Amid ongoing seismic renovations at Moffitt Library, another iconic UC Berkeley building will face drastic changes as part of campus’s “Master Plan” — Evans Hall.
The looming, 12-floor building will be demolished to create more open space in the stretch between Moffitt Library and Hearst Memorial Mining Building, according to ASUC Academic Affairs Vice President James Weichert. The offices and programs currently housed in Evans Hall will be redistributed among other planned campus buildings.
“There are seismically unsafe buildings on campus, and currently there is a lot of money available for seismic renovation,” Weichert said. “Evans is a much larger project, and it can’t be renovated. It must be demolished entirely.”
Construction on the planned Academic Replacement Building, which will house advising offices for the College of Letters and Science as well as multiple general assignment classrooms, is anticipated to begin no earlier than late 2023 and be completed in two years.
The Gateway, another planned building, will open in 2025. As the building will be a hub for data science and artificial intelligence research, it will house related programs and faculty currently located in Evans Hall.
According to campus’s Capital Strategies website, in addition to receiving multiple poor reviews, Evans Hall has aged building systems, deferred maintenance and inefficient classrooms, spurring the need for a replacement.
The building will be built on the Dwinelle parking lot, as specified by campus’s 2021 Long Range Development Plan, and the site will experience brief closures for soil sample testing.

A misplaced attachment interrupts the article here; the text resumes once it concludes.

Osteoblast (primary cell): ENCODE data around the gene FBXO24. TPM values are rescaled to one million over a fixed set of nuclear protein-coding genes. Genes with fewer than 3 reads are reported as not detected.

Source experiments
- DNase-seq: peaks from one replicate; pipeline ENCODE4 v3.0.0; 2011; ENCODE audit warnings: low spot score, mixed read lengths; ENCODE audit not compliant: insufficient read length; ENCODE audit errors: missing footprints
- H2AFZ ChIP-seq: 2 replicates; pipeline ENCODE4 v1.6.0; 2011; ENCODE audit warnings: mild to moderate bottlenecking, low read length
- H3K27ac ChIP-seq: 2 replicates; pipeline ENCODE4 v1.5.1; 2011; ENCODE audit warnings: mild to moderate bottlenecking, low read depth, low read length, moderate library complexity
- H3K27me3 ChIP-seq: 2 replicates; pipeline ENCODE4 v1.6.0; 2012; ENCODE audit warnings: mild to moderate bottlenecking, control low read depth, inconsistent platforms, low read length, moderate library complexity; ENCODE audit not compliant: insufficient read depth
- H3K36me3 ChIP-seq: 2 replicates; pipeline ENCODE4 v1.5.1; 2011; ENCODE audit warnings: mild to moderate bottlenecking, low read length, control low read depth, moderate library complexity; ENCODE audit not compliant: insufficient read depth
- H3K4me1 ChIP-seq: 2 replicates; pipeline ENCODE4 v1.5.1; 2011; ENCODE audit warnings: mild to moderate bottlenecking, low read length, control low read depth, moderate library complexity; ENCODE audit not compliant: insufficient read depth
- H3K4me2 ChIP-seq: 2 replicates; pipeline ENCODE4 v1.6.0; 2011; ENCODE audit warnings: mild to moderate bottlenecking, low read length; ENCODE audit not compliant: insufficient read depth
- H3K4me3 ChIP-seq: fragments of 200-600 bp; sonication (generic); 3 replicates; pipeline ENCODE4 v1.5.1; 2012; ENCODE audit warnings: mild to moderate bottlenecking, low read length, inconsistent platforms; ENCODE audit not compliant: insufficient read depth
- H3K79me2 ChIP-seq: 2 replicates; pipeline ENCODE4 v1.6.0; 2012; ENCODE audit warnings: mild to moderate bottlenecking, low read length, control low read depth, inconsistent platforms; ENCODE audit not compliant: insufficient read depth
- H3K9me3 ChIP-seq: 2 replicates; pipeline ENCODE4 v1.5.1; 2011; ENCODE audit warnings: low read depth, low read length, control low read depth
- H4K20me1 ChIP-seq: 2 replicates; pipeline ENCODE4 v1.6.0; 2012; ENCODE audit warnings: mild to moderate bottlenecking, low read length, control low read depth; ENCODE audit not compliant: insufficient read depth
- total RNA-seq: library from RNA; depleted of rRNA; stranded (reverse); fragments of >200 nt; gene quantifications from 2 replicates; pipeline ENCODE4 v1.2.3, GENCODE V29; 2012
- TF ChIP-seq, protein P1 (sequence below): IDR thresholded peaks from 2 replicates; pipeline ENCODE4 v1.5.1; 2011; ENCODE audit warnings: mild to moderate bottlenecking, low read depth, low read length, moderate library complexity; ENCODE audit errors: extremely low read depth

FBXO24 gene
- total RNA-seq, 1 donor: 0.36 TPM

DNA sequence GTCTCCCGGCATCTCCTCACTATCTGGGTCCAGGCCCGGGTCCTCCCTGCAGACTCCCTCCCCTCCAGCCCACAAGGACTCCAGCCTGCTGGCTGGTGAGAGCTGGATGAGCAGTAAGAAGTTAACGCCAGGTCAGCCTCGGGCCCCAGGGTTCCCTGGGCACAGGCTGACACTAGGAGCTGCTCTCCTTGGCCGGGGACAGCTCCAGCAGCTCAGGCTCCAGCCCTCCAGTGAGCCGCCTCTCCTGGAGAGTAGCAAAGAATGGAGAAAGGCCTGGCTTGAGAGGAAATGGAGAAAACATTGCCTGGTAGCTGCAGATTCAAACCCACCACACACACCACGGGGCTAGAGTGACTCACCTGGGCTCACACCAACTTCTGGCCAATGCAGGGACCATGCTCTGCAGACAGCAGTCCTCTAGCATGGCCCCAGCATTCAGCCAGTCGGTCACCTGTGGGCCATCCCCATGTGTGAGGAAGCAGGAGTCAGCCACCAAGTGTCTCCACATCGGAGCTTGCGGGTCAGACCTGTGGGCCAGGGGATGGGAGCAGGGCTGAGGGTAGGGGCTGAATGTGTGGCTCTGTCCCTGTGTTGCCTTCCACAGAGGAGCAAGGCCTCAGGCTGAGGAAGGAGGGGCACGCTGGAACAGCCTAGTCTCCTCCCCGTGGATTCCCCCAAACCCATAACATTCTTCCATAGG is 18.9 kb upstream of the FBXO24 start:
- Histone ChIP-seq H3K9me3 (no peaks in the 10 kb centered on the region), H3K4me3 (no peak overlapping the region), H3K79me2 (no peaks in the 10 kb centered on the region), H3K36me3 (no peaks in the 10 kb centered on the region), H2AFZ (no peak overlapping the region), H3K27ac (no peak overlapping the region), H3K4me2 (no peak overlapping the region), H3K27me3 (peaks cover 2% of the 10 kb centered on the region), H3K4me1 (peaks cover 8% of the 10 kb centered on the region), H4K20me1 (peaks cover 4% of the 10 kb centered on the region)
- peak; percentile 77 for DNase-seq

“Original home of much of the computer infrastructure on campus, (Evans Hall) gets poor reviews because of its dark, closed-in design, its massive scale, and its unfortunate location spoiling the main east-west axis of the campus and what was intended to be a spectacular view out to the Golden Gate,” the website reads.
Weichert stressed that the current site of Evans Hall will not be replaced by a similar high-rise building, and will instead be repurposed for green space. With the exception of Evans Hall, which Weichert said “tends to stick out,” the existing buildings around Memorial Glade have similar architecture and comprise campus’s “classical core.”
As campus continues to develop the demolition and reallocation of resources in Evans Hall, students and faculty will be able to engage in the process through an open house in mid-2022.
While campus has not received preliminary concept designs yet, the project team’s main focus prior to building the Academic Replacement Building, which will eventually be named, will be finding ways to minimize disruption to surrounding buildings.
“As the project moves forward, a permanent name that celebrates the best of what Berkeley is and aspires to be will be selected in consultation with our campus community and supporters,” the website reads.